“Canadian culture at the workplace is very different than back home, in so many ways.”
“I wanted to better understand the Canadian work culture, and what employers expect.”
“Now I know more about how the Canadian people are thinking, and what they want in a professional.”
For newly arrived professionals, the career path can be cluttered with obstacles—the language barrier, trouble with foreign credentials recognition, a lack of Canadian work experience.
But as workplace hurdles go, culture shock can be just as discouraging as the rest.
“I would argue that the language of the workplace in Canada is a barrier for everyone, and even more so for new Canadians,” says Doug Piquette, executive Director of the Edmonton Region Immigrant Employment Council (ERIEC). “There are a lot of colloquialisms, idioms, workplace-specific language references, whether it’s at the work table, the lunch room, or the after-hours gatherings.
“Some are universal, but some are specific to that city or province,” he adds. “And for a lot of new Canadian professionals, getting a handle on the language, and knowing when and how it’s used, is a genuine long-term retention issue . . . just not ‘getting it.’ ”
In this area, and many others, ERIEC spent the past decade clearing away those barriers to success.
Despite the generally high level of skill education possessed by immigrants to Canada, newcomers tend to find work in sectors requiring low levels of education.
Since 2007, ERIEC has connected unemployed or underemployed skilled immigrants with Edmonton-area professionals from diverse occupations in mentoring and networking relationships, through support from employers, social services and government.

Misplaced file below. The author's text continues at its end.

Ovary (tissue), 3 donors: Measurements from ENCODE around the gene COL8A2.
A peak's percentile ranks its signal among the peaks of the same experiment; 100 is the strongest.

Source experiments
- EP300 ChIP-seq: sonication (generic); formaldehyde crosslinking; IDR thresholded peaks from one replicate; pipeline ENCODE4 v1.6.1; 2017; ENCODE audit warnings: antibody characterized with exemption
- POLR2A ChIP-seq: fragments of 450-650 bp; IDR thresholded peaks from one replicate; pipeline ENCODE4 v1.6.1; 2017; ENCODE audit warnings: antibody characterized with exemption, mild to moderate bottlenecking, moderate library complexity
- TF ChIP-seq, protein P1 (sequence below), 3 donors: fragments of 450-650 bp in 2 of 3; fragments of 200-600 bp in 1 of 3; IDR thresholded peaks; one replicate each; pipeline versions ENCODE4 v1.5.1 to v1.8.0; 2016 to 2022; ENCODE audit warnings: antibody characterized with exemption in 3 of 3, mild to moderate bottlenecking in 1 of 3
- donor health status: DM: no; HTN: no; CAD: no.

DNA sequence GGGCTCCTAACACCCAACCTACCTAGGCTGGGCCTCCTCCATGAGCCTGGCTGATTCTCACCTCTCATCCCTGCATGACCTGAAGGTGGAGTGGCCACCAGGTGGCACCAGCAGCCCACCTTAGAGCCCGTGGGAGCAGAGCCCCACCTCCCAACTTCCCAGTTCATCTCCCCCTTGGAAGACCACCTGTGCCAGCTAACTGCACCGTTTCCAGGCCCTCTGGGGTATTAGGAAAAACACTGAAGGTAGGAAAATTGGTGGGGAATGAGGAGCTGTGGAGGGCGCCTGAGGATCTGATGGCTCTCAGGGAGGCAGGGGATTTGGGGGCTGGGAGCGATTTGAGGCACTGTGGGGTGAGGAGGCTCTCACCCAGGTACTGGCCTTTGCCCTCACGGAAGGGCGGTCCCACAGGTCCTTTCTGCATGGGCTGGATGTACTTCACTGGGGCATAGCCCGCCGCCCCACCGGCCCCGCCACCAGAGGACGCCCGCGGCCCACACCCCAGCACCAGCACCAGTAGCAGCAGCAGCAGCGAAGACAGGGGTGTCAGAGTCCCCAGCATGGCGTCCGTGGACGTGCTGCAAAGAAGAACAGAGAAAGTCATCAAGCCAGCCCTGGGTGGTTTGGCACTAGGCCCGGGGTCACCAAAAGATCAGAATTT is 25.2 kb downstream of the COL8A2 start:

ERIEC’s flagship Career Mentorship Program (CMP), along with a series of networking initiatives and intercultural workshops through NorQuest College, have helped these skilled immigrants—who most often hail from the engineering (31%), accounting (30%) and banking or finance industries (11%)—tackle Canada’s workplace challenges and find meaningful employment.
A recent third-party evaluation found that, within six to 12 months of completing ERIEC’s mentorship program:
“It’s a great success story,” says Piquette. “Whatever gaps they may have in terms of that elusive Canadian work experience, or some of those soft skills they may be missing, the vast majority of our clients ended up pursuing their professional career here in Canada, with the guidance of their mentors.”
To date, ERIEC has provided nearly 600 mentorship matches for newcomer professionals, and organized strategic networking events for about 1,800 clients, and relies on a network of volunteer mentors and participants.
Enbridge is committed to enhancing quality of life in the communities where we operate, and that includes ongoing volunteer work with ERIEC.
Lori Campbell, Enbridge’s Manager of Diversity and Inclusion, was involved in ERIEC’s creation back in 2007. Since then, 51 Enbridge employees have volunteered as CMP mentors, while 49 more have volunteered for networking initiatives.
“Enbridge has been a significant supporter of our programs for many years,” says Piquette, “and that motivates other employers to do more.”
(TOP PHOTO: The Edmonton Region Immigrant Employment Council (ERIEC) operates networking and career mentorship programs, helping skilled immigrants find meaningful employment.)